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Last year, as part of my “open problem of the week” series (now long since on hiatus), I featured one of my favorite problems, namely that of establishing scarring for the Bunimovich stadium.  I’m now happy to say that this problem has been solved (for generic stadiums, at least, and for phase space scarring rather than physical space scarring) by my old friend (and fellow Aussie), Andrew Hassell, in a recent preprint.  Congrats Andrew!

Actually, the argument is beautifully simple and short (the paper is a mere 9 pages), though it of course uses the basic theory of eigenfunctions on domains, such as Weyl’s law, and I can give the gist of it here (suppressing all technical details).

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This is a well known problem (see for instance this survey) in the area of “quantum chaos” or “quantum unique ergodicity”; I am attracted to it both for its simplicity of statement (which I will get to eventually), and also because it focuses on one of the key weaknesses in our current understanding of the Laplacian, namely is that it is difficult with the tools we know to distinguish between eigenfunctions (exact solutions to -\Delta u_k = \lambda_k u_k) and quasimodes (approximate solutions to the same equation), unless one is willing to work with generic energy levels rather than specific energy levels.

The Bunimovich stadium \Omega is the name given to any planar domain consisting of a rectangle bounded at both ends by semicircles. Thus the stadium has two flat edges (which are traditionally drawn horizontally) and two round edges, as this picture from Wikipedia shows:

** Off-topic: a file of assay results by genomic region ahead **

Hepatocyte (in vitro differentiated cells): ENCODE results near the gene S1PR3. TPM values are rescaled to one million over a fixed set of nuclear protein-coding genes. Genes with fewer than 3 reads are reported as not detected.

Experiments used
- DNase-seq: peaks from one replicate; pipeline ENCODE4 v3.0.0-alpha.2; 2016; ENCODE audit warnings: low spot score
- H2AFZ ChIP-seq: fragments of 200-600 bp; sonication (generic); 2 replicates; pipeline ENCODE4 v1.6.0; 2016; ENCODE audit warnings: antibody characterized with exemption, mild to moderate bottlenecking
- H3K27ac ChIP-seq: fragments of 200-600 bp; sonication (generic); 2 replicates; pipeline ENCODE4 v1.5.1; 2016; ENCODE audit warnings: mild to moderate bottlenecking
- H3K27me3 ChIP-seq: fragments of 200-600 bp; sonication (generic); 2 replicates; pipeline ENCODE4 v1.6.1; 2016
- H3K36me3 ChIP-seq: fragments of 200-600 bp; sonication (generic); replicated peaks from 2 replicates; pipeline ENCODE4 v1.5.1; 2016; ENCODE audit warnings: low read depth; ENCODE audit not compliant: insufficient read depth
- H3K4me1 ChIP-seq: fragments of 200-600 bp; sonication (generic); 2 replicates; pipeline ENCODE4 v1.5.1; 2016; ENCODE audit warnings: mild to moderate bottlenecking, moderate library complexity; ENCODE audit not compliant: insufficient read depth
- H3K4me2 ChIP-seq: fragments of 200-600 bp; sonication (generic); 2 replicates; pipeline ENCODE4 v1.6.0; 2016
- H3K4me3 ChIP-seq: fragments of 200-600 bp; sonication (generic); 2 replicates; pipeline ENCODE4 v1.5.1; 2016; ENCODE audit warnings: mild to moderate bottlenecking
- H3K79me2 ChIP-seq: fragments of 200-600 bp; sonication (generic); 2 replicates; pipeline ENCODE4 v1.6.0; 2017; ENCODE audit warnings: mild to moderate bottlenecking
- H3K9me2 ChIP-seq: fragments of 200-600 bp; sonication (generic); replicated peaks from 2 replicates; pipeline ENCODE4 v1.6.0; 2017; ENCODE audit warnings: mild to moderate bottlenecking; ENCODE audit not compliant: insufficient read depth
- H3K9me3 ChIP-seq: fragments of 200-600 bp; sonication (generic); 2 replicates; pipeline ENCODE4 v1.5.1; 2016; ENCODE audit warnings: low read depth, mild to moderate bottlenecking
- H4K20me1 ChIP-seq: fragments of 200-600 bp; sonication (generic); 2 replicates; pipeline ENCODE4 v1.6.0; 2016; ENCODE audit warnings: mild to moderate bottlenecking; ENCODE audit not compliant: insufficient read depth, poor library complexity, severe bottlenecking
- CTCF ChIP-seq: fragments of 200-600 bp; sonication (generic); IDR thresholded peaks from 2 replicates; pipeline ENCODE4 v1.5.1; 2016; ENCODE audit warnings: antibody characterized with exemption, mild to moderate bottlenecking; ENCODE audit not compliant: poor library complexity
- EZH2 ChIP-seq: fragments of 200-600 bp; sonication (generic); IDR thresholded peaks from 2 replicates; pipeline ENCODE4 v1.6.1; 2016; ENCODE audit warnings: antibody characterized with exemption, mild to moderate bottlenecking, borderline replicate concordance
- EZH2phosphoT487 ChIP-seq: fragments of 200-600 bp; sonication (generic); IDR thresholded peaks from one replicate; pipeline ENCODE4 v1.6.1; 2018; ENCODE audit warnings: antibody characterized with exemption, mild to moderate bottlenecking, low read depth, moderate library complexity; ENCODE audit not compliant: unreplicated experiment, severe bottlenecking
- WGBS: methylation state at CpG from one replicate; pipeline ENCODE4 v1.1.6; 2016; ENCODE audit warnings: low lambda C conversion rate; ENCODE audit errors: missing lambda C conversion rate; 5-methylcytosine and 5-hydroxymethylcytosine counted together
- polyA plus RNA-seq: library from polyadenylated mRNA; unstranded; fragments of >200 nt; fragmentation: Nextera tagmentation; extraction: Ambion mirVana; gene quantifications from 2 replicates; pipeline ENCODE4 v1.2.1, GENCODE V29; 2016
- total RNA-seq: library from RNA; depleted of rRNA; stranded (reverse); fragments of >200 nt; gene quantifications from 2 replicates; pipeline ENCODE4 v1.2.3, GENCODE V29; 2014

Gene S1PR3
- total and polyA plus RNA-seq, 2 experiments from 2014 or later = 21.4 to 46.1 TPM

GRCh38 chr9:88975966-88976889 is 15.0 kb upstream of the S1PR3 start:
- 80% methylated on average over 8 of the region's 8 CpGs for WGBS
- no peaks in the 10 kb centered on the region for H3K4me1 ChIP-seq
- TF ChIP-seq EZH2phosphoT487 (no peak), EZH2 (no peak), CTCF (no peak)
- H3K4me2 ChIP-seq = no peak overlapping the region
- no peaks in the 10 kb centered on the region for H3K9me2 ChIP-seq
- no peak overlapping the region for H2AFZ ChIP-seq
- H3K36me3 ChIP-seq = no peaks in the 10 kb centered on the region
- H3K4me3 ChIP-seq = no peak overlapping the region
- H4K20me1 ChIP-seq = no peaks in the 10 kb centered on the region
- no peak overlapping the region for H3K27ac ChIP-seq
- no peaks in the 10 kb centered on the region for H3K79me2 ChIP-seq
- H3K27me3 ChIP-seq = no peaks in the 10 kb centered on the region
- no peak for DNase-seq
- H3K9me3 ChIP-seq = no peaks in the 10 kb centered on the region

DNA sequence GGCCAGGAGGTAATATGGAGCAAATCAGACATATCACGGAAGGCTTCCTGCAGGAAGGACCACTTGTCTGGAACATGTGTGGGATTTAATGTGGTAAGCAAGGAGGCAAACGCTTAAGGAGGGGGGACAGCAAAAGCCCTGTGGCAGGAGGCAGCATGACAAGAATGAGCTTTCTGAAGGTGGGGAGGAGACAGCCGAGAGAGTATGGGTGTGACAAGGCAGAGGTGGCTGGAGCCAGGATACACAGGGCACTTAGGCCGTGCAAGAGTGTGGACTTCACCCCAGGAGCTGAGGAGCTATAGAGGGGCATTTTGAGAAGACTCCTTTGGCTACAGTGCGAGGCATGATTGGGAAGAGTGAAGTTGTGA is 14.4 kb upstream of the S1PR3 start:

Bunimovich stadium - Wikipedia

Despite the simple nature of this domain, the stadium enjoys some interesting classical and quantum dynamics. The classical dynamics, or billiard dynamics on \Omega is ergodic (as shown by Bunimovich) but not uniquely ergodic. In more detail: we say the dynamics is ergodic because a billiard ball with randomly chosen initial position and velocity (as depicted above) will, over time, be uniformly distributed across the billiard (as well as in the energy surface of the phase space of the billiard). On the other hand, we say that the dynamics is not uniquely ergodic because there do exist some exceptional choices of initial position and velocity for which one does not have uniform distribution, namely the vertical trajectories in which the billiard reflects orthogonally off of the two flat edges indefinitely.

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